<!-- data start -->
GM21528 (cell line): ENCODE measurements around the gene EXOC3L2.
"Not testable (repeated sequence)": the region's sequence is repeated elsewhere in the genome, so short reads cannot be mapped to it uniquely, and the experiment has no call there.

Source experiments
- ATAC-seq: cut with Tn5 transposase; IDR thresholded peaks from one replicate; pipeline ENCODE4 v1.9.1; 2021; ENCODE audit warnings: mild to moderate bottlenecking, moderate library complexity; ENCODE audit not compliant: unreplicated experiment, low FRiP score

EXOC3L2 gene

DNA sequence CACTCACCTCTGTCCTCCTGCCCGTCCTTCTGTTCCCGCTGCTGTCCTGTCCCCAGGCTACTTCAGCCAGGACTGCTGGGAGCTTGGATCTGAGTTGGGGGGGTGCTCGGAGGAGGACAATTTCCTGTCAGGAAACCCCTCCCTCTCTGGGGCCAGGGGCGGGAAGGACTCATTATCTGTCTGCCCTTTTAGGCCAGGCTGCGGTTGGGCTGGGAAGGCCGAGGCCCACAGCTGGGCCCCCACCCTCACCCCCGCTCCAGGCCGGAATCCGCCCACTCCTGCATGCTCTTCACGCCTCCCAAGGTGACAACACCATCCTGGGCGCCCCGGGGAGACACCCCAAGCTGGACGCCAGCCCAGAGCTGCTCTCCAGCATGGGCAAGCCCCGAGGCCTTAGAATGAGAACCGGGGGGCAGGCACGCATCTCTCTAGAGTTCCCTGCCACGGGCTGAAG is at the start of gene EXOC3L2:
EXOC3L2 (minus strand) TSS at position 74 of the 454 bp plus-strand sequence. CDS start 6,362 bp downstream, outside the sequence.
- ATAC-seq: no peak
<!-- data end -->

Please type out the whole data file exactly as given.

GM21528 (cell line): ENCODE measurements around the gene EXOC3L2.
"Not testable (repeated sequence)": the region's sequence is repeated elsewhere in the genome, so short reads cannot be mapped to it uniquely, and the experiment has no call there.

Source experiments
- ATAC-seq: cut with Tn5 transposase; IDR thresholded peaks from one replicate; pipeline ENCODE4 v1.9.1; 2021; ENCODE audit warnings: mild to moderate bottlenecking, moderate library complexity; ENCODE audit not compliant: unreplicated experiment, low FRiP score

EXOC3L2 gene

DNA sequence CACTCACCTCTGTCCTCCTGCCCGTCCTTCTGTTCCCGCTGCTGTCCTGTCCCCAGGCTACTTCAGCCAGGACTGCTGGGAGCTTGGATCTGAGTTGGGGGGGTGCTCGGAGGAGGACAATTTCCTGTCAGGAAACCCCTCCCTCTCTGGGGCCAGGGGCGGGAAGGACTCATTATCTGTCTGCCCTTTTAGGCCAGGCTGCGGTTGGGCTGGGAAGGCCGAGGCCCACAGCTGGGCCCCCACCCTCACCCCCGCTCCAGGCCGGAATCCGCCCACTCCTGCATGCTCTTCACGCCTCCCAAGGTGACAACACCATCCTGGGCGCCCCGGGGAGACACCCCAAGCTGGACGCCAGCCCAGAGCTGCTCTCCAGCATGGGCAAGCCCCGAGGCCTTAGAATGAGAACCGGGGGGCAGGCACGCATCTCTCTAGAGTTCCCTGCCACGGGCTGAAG is at the start of gene EXOC3L2:
EXOC3L2 (minus strand) TSS at position 74 of the 454 bp plus-strand sequence. CDS start 6,362 bp downstream, outside the sequence.
- ATAC-seq: no peak